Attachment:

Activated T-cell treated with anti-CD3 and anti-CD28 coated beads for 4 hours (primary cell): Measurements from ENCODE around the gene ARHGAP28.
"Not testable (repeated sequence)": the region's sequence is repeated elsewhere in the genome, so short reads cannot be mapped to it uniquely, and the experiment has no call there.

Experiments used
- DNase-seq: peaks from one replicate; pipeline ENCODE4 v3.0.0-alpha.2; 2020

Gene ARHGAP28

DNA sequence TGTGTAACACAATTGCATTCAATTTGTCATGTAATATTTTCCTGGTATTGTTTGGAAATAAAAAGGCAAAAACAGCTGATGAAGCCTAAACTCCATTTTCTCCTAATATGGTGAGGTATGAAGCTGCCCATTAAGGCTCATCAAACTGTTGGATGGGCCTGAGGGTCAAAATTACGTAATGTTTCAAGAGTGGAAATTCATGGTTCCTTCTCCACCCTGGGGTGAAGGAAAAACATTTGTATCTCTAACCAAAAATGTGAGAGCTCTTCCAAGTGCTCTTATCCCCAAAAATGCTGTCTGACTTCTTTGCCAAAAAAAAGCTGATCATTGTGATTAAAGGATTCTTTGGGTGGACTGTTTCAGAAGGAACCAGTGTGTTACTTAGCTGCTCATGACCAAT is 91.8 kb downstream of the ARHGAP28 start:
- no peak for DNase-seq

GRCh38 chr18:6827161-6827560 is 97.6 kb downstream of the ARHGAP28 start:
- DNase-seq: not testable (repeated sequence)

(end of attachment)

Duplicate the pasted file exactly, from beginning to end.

Activated T-cell treated with anti-CD3 and anti-CD28 coated beads for 4 hours (primary cell): Measurements from ENCODE around the gene ARHGAP28.
"Not testable (repeated sequence)": the region's sequence is repeated elsewhere in the genome, so short reads cannot be mapped to it uniquely, and the experiment has no call there.

Experiments used
- DNase-seq: peaks from one replicate; pipeline ENCODE4 v3.0.0-alpha.2; 2020

Gene ARHGAP28

DNA sequence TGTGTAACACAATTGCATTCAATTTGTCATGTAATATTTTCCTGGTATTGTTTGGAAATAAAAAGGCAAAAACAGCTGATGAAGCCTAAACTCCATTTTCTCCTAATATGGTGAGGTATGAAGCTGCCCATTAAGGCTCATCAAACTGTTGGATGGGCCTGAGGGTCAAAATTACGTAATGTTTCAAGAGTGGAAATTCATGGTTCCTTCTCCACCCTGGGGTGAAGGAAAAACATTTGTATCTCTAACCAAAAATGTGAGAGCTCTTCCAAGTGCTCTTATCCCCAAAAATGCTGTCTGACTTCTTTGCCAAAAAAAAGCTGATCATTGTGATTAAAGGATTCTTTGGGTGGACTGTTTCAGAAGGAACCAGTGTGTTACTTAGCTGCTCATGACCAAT is 91.8 kb downstream of the ARHGAP28 start:
- no peak for DNase-seq

GRCh38 chr18:6827161-6827560 is 97.6 kb downstream of the ARHGAP28 start:
- DNase-seq: not testable (repeated sequence)